I think Japan must thank the U.S. military for its contribution to Japan’s national security because Japan is protected under the bilateral security alliance. But sex crimes by U.S. servicemen are a particularly sensitive issue to Okinawans and a primary source of their anger.

I asked the U.S. military to think hard about it. Perhaps because my words were not translated well, the commander said service members go barbecuing, bowling or singing karaoke. I said the problem will not be solved by such principles.

I hope that the Defense Department would have provided a better interpreter. What I meant was only the legalized sex industry. It is not equivalent to paying for sex, which is prohibited in Japan.

I asked the U.S. military to think about ways to control service members within the confinement of law.

Q: You will be visiting the United States next month. Will you speak based on the same stance?

A: Whom will I talk with? I will not have such a chance.

Q: But you will probably be asked questions, won’t you?

A: If I am asked, I will say Japan was also wrong (along with other countries).

Given its puritanism and awareness of human rights, the United States takes an official stance that prostitution can never be accepted. But it is nothing but an official stance.

How have U.S. servicemen related with local women (where they fought)? I do not know whether it may be called prostitution, but those women would fall into an unfortunate situation.

Sex in the battlegrounds of World War II is a tragedy of war. It is not that only Japan did something extraordinarily wrong, but many countries also did the same. Other countries must think about what they did in order not to repeat that tragedy, instead of criticizing only Japan. If I were asked, I want to tell American people to think more about it.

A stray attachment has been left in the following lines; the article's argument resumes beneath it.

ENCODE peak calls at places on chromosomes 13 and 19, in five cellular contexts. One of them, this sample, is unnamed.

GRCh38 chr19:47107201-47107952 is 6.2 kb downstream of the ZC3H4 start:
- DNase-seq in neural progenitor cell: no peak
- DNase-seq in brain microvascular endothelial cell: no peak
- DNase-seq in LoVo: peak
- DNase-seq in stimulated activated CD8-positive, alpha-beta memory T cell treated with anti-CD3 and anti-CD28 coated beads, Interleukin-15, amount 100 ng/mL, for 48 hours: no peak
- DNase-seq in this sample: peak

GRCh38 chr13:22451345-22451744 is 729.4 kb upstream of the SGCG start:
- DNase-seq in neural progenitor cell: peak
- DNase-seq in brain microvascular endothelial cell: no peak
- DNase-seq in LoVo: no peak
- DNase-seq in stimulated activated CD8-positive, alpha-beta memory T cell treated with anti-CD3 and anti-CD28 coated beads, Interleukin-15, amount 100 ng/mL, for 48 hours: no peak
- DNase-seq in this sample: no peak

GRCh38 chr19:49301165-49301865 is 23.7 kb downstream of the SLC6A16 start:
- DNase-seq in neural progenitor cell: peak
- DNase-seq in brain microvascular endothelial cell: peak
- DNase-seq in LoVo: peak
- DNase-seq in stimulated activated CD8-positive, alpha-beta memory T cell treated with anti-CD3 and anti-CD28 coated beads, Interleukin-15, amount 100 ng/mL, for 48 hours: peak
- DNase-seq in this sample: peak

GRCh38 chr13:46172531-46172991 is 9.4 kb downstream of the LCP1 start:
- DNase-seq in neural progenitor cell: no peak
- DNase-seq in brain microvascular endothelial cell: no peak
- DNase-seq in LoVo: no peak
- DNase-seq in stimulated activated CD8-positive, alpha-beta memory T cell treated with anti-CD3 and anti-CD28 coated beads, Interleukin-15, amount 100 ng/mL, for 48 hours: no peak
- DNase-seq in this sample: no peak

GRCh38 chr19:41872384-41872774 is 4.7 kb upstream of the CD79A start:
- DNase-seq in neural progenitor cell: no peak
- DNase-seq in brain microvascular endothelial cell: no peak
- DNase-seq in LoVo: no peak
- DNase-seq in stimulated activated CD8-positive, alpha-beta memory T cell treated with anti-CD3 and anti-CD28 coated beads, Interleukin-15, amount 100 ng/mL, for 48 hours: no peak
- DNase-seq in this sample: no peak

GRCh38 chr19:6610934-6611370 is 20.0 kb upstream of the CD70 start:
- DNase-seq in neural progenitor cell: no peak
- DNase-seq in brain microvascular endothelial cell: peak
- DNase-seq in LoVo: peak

It is a tragedy of war and should not be repeated. I have heard from a number of foreigners how the issue is viewed abroad.

Everyone believes that Japan did something terrible during World War II by setting up a special sex slavery system.

They think that they did something wrong during the war, but all other countries actually did the same thing. France and Germany had comfort stations, and Britain and the United States caused suffering to local women (where they fought). One problem is children born between soldiers and those women.

Other countries think what they did was wrong but it was not as bad as what Japan did. A consensus in the world is that Japan did something horrible with an exceptional sex slavery system.

I have argued that it is not true in conversations with foreigners, although the number of such foreigners may be limited.

I said Japan was wrong in setting up the comfort women system and infringing on women’s human rights, but you all did the same thing. I told them to embrace the idea that their countries, too, did what was equally wrong, instead of turning a blind eye to that fact and criticizing only Japan.

I now want to make that point clear. I will talk along that line if I am asked questions in the United States.

THE ASAHI SHIMBUN
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Toru Hashimoto speaks to reporters in Osaka on May 15. (Tetsuro Takehana)

Toru Hashimoto speaks to reporters in Osaka on May 15. (Tetsuro Takehana)

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  • Toru Hashimoto speaks to reporters in Osaka on May 15. (Tetsuro Takehana)